On January 29, 2009, President Barack Obama signed the first piece of legislation of his Administration, the Lilly Ledbetter Fair Pay Act of 2009 (“Act”). This law overturned the Supreme Court’s decision in Ledbetter v. Goodyear Tire & Rubber Co., Inc., 550 U.S. 618 (2007), which severely restricted the time period for filing complaints of employment discrimination based on discriminatory compensation. The EEOC is celebrating the Act’s one-year anniversary by inviting Lilly Ledbetter herself to address staff at EEOC Headquarters in Washington, DC, in a talk that is being streamed to the Commission’s 53 field offices.
The Act codifies the EEOC’s longstanding position that each paycheck that contains discriminatory compensation is a separate violation regardless of when the discrimination began. The Ledbetter Act recognizes the "reality of wage discrimination" and restores "bedrock principles of American law." Particularly important for the victims of discrimination, the Act contains an explicit retroactivity provision.
People challenging a wide variety of practices that resulted in discriminatory compensation are benefiting from the Act’s passage. These practices include determining base pay or wages, deciding job classifications, denying career ladder or other noncompetitive promotions, denying tenure, and failing to respond to requests for raises.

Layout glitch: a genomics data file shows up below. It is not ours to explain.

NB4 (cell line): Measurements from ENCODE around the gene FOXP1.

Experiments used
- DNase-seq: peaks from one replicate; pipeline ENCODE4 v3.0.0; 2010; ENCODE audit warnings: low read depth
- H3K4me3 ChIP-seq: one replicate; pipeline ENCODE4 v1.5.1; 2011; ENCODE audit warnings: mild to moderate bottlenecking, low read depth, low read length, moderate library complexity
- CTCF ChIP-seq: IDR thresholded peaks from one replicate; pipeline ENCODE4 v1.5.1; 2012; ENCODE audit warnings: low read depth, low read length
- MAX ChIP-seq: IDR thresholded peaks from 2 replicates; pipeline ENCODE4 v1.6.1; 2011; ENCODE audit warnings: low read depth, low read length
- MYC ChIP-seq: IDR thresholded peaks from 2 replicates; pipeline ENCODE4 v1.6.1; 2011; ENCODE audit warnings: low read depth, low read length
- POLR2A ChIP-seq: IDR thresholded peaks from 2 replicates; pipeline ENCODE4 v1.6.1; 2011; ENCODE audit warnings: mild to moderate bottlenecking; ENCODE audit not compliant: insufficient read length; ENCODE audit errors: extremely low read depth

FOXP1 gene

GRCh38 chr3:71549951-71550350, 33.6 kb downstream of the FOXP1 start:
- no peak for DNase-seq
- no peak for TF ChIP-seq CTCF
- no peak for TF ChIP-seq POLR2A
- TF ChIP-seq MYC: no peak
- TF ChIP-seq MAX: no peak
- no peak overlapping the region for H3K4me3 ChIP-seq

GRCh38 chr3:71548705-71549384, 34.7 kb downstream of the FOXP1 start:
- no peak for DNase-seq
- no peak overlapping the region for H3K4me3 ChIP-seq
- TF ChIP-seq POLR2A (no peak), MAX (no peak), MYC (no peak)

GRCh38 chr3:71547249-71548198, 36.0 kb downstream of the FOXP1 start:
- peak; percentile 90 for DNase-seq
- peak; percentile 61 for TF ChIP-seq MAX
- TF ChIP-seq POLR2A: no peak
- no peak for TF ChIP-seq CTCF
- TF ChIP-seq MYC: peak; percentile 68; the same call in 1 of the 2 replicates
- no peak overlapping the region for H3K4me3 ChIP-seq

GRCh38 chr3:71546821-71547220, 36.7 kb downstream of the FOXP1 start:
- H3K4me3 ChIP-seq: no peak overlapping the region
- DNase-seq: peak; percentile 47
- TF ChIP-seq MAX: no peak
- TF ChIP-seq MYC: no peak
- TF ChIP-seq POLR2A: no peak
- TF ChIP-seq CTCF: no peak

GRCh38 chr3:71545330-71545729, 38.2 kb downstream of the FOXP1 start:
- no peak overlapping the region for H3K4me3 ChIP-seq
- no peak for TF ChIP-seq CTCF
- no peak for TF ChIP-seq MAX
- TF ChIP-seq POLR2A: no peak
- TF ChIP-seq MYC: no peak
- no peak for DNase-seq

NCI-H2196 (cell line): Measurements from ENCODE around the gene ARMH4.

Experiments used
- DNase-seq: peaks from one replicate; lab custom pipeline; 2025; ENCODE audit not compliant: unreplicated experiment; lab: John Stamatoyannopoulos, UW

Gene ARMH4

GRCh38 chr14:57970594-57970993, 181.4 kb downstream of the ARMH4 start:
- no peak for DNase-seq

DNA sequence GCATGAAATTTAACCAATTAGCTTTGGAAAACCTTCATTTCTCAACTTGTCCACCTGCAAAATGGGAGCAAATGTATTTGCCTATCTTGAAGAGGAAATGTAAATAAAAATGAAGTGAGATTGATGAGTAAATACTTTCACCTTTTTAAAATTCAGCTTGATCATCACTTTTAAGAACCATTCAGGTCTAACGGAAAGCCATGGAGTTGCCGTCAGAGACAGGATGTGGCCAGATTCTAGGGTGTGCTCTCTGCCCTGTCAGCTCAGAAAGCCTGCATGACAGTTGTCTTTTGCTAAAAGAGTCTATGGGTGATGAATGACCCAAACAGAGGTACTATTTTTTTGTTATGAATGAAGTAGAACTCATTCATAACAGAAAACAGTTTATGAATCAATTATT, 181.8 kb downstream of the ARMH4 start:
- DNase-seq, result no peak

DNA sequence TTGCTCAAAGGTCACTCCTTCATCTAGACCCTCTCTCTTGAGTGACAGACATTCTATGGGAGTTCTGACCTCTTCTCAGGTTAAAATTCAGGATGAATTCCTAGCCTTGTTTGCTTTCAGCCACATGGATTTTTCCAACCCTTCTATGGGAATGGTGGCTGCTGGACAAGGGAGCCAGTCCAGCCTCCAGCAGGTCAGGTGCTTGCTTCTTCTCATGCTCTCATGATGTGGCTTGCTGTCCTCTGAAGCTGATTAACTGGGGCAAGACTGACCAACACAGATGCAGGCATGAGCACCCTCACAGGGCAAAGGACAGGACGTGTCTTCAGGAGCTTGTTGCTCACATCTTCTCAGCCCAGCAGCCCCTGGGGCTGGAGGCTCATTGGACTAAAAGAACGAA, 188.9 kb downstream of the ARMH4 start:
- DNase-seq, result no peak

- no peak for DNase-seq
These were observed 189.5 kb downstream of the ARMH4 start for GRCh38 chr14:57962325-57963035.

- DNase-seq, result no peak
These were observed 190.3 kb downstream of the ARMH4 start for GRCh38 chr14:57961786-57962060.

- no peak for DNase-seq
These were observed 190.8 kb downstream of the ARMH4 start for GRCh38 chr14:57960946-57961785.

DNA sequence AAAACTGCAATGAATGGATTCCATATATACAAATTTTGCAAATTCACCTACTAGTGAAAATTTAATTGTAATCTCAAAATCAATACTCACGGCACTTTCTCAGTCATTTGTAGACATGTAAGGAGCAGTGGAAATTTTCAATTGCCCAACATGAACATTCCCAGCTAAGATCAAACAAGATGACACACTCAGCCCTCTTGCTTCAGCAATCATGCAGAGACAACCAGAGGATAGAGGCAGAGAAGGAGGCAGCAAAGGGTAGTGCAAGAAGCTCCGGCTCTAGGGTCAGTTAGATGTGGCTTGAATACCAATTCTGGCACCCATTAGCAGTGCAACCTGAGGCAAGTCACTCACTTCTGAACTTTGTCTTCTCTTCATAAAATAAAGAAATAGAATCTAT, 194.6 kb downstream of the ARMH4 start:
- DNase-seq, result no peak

Because the Act is retroactive, in the year since the Act took effect the EEOC undertook a comprehensive review of (1) wage discrimination charges that were either pending in its inventory or recently closed, (2) closed inquiries that had not resulted in a charge, and (3) closed cases from its Fair Employment Practices Agency partners. This review affected over 1,100 people who had been denied access to relief due to the Supreme Court’s decision. The EEOC also revised its Compliance Manual section on threshhold issues to provide guidance to both employers and employees on how to determine the timeliness of claims of compensation discrimination.
Compensation discrimination continues to be a problem in the American workplace. In the year since the Act took effect, some 4,800 charges were filed with the EEOC alleging wage discrimination. Approximately 1,900 of these were filed by women alleging sex discrimination in compensation, just as Ms. Ledbetter had done when she first filed her charge of discrimination in July 1998.
For more information, see the Notice Concerning the Lilly Ledbetter Fair Pay Act.